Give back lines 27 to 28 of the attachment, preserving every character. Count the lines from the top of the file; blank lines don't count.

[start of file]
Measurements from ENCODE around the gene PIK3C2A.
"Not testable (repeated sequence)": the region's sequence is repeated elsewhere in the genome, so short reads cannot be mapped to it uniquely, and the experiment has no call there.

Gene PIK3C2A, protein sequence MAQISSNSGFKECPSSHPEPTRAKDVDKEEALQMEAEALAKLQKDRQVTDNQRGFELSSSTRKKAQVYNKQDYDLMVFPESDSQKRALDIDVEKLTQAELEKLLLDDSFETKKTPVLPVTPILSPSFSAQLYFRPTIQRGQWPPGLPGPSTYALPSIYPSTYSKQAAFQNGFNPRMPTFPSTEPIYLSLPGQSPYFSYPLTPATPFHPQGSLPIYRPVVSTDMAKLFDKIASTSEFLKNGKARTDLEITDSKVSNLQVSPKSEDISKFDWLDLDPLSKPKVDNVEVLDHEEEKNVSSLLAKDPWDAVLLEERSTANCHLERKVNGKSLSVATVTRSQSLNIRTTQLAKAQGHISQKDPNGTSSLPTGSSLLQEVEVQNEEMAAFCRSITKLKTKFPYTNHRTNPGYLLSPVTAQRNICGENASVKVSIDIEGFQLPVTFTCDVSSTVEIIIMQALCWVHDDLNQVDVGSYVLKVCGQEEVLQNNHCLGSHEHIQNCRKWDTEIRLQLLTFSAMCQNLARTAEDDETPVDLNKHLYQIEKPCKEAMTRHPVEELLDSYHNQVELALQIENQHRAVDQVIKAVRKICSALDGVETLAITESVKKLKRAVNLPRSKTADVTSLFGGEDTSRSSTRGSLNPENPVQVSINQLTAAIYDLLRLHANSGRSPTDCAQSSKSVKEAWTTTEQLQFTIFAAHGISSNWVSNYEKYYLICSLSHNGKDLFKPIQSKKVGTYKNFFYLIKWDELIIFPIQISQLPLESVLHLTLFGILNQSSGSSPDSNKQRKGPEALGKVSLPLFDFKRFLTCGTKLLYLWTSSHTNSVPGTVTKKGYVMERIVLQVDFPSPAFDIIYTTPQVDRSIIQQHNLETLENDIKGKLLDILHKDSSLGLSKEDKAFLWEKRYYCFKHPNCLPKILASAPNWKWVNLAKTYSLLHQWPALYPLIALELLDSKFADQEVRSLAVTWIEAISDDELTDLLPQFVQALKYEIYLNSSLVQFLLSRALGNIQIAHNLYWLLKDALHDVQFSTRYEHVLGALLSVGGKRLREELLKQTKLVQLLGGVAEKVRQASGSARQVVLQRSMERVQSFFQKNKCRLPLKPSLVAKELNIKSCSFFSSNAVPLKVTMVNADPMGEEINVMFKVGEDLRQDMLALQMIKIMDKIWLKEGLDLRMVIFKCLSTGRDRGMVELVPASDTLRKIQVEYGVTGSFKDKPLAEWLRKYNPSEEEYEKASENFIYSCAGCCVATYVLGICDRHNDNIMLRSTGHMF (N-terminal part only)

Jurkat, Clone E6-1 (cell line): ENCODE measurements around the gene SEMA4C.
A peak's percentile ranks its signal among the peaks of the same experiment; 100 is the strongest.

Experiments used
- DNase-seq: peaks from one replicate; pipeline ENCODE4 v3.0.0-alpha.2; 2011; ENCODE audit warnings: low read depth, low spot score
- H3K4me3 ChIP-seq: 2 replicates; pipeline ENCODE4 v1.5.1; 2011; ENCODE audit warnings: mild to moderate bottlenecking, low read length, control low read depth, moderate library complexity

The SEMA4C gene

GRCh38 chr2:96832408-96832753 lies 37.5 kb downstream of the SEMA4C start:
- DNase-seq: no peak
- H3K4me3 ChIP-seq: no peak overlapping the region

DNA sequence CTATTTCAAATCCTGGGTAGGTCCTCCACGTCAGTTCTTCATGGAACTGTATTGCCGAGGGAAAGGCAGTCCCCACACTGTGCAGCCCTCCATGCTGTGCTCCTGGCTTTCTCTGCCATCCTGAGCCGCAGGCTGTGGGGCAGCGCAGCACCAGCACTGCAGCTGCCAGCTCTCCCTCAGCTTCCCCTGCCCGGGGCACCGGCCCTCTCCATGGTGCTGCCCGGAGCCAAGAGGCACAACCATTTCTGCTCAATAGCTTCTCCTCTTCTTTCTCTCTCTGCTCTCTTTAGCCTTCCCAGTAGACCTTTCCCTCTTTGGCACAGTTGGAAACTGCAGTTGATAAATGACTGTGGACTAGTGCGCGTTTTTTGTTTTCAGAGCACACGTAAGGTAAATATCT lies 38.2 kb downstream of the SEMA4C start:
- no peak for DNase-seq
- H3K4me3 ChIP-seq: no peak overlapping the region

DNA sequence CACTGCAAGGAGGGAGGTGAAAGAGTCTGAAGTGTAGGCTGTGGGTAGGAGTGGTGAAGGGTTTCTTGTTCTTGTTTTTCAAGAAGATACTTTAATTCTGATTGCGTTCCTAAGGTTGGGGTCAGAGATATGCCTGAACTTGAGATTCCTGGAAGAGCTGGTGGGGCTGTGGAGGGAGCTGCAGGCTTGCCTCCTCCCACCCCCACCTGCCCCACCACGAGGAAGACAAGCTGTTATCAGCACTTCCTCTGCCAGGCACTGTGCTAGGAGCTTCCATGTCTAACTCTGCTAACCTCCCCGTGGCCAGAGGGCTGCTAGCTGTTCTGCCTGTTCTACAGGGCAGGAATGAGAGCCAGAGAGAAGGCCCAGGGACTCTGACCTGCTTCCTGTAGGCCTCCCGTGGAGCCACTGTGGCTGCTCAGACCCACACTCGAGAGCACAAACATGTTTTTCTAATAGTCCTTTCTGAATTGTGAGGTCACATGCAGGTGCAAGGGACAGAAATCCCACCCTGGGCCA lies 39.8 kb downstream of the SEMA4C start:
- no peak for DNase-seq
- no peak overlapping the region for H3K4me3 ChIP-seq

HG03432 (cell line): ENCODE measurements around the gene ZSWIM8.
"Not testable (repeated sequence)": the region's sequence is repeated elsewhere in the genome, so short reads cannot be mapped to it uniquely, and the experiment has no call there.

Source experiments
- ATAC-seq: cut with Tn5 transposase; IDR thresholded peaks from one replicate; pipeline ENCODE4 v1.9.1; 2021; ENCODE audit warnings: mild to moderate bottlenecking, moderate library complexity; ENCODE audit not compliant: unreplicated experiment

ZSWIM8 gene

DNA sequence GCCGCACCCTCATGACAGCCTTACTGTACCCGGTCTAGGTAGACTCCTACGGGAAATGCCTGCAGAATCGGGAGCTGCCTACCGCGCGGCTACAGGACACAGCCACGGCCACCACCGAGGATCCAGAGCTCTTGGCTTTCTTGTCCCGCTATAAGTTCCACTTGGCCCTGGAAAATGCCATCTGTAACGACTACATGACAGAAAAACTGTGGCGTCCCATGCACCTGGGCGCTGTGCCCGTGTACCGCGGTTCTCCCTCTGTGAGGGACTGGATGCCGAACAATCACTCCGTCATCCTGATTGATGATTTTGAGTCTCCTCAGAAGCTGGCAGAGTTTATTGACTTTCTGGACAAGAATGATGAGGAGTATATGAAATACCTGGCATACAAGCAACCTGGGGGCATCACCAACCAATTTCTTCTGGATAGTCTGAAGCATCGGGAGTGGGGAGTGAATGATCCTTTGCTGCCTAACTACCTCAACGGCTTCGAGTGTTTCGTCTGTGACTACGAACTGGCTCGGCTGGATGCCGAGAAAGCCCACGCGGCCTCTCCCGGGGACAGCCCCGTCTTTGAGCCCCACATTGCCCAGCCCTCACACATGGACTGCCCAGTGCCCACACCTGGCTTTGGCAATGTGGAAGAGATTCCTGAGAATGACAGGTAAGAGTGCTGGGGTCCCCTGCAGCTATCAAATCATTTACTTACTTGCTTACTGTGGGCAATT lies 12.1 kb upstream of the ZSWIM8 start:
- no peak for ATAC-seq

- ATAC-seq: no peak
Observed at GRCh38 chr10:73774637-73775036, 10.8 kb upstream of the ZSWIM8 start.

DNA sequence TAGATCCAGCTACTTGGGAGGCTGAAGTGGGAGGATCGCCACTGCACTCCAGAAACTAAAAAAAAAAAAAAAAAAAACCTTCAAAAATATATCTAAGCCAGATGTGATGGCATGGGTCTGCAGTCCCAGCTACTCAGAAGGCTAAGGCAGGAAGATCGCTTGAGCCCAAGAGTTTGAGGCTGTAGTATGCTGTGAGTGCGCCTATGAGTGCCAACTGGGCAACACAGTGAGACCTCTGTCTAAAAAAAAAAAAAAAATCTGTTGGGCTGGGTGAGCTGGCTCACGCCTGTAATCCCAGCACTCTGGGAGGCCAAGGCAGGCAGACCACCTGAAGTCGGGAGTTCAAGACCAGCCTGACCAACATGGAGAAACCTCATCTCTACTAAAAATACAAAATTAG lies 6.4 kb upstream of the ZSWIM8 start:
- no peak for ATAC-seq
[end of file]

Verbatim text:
Observed at GRCh38 chr10:73774637-73775036, 10.8 kb upstream of the ZSWIM8 start.

DNA sequence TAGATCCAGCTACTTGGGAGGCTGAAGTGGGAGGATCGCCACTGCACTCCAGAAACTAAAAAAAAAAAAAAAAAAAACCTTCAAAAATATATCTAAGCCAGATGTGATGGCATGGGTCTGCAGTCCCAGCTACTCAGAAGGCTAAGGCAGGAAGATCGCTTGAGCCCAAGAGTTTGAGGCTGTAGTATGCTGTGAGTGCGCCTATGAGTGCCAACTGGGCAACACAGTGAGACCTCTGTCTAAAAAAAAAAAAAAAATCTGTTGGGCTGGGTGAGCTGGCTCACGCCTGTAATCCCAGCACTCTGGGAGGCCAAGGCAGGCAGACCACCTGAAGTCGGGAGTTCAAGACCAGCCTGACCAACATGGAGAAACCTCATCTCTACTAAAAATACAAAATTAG lies 6.4 kb upstream of the ZSWIM8 start: